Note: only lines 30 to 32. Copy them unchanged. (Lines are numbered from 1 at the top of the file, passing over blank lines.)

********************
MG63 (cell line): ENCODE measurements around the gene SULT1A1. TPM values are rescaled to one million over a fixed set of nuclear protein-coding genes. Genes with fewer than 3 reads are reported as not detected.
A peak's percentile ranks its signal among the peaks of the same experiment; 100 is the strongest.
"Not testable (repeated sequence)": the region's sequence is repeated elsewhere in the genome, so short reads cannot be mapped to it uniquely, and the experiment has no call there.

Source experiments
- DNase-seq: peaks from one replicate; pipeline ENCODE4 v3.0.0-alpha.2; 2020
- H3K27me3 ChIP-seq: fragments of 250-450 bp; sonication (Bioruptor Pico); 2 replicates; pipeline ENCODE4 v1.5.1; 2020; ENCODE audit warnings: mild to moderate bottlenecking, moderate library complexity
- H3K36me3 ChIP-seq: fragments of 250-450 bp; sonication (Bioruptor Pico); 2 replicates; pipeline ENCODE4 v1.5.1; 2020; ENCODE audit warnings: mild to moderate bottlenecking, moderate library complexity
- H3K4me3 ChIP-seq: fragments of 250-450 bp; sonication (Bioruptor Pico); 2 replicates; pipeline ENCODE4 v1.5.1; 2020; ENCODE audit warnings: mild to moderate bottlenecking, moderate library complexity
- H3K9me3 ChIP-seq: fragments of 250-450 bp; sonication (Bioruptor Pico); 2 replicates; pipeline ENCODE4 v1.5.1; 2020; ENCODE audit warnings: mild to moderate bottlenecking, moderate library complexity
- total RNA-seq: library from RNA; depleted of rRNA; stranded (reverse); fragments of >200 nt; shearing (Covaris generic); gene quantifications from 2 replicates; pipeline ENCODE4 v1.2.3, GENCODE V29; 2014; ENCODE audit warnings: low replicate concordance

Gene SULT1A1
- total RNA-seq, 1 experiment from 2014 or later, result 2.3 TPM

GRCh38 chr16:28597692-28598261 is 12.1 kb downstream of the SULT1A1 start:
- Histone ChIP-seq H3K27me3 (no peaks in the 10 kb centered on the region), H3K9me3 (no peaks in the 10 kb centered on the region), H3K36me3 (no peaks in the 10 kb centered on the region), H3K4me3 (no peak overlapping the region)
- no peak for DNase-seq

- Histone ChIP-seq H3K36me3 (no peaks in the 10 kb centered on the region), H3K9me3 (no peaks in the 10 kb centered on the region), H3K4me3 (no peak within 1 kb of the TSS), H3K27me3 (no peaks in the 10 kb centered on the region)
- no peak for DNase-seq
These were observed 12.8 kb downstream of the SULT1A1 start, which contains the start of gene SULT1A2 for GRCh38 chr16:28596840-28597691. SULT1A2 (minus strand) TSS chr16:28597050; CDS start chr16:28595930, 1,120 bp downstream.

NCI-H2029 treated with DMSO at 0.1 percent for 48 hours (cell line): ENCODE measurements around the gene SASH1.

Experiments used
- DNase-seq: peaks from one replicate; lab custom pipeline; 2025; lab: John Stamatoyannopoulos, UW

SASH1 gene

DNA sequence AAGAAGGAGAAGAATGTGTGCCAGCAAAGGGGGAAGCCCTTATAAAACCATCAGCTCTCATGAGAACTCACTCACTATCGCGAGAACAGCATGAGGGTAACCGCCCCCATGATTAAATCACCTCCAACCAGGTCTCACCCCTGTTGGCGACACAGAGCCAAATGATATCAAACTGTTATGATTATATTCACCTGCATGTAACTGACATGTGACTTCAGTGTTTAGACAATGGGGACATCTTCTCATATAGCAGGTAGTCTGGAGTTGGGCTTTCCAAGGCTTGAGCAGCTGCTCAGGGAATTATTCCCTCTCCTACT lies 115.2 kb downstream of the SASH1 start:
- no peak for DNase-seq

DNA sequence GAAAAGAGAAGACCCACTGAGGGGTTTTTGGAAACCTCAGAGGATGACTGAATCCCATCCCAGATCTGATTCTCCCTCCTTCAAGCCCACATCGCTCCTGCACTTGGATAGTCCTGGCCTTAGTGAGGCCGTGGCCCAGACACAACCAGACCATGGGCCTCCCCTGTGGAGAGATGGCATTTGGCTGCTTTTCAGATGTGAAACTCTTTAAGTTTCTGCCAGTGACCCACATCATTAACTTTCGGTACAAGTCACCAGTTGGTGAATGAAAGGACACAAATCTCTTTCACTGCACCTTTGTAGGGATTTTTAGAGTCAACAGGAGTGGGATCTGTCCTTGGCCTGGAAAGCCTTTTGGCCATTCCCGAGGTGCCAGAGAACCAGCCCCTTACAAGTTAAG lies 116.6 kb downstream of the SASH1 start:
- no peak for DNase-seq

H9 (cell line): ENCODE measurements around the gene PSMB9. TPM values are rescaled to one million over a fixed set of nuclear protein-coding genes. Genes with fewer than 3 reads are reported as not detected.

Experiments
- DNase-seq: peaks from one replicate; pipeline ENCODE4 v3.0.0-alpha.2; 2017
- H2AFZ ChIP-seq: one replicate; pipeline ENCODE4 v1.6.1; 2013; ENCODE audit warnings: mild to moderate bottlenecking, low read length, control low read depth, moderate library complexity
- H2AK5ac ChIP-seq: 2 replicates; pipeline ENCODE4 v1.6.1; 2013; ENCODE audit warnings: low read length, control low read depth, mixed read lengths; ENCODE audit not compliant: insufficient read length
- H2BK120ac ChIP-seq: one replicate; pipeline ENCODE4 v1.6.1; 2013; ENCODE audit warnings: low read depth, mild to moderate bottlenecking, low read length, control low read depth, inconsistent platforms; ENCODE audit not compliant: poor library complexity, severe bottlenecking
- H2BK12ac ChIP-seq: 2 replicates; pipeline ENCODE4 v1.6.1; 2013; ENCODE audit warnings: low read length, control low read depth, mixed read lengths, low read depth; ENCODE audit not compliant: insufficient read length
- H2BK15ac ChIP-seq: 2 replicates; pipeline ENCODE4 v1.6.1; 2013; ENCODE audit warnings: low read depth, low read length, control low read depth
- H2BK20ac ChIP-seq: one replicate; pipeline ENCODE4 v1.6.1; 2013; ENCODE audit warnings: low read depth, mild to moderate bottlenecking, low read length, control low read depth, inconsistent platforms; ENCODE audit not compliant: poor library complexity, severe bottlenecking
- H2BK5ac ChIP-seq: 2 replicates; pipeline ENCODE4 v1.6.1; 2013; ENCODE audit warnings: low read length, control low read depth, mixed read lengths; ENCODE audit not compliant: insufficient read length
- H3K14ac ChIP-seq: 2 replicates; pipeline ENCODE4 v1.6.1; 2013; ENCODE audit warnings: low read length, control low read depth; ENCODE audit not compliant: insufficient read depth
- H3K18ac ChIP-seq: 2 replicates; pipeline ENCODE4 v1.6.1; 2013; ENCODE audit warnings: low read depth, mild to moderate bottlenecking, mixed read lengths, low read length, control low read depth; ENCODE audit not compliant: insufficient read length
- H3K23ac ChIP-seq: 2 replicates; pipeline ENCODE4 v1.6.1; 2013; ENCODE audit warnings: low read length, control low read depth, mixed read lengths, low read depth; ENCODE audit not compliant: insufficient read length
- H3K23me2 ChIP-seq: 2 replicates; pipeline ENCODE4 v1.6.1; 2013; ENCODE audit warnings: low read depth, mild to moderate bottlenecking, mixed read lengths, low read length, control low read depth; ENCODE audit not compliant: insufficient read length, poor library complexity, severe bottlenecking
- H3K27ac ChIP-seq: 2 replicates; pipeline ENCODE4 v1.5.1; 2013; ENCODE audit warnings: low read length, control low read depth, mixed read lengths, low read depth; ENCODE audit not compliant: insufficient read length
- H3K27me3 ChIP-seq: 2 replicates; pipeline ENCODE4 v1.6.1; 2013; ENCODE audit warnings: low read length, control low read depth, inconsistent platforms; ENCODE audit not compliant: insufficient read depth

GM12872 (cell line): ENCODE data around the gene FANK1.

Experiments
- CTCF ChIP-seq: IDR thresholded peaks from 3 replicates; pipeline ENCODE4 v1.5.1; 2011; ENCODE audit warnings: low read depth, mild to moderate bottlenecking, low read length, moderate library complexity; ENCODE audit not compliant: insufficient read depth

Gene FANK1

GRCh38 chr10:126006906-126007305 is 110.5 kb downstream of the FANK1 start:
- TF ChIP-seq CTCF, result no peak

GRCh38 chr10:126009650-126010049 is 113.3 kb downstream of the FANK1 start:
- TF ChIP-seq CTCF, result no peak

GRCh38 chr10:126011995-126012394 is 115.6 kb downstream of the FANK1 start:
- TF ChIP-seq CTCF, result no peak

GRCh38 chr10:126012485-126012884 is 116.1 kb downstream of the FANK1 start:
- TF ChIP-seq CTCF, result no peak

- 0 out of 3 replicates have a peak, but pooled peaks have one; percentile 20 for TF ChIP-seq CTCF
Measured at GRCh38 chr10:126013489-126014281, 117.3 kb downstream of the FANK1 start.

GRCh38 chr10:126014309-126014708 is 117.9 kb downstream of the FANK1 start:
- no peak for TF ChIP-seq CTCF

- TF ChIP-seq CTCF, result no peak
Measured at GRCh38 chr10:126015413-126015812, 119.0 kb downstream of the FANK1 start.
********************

- H2AFZ ChIP-seq: one replicate; pipeline ENCODE4 v1.6.1; 2013; ENCODE audit warnings: mild to moderate bottlenecking, low read length, control low read depth, moderate library complexity
- H2AK5ac ChIP-seq: 2 replicates; pipeline ENCODE4 v1.6.1; 2013; ENCODE audit warnings: low read length, control low read depth, mixed read lengths; ENCODE audit not compliant: insufficient read length
- H2BK120ac ChIP-seq: one replicate; pipeline ENCODE4 v1.6.1; 2013; ENCODE audit warnings: low read depth, mild to moderate bottlenecking, low read length, control low read depth, inconsistent platforms; ENCODE audit not compliant: poor library complexity, severe bottlenecking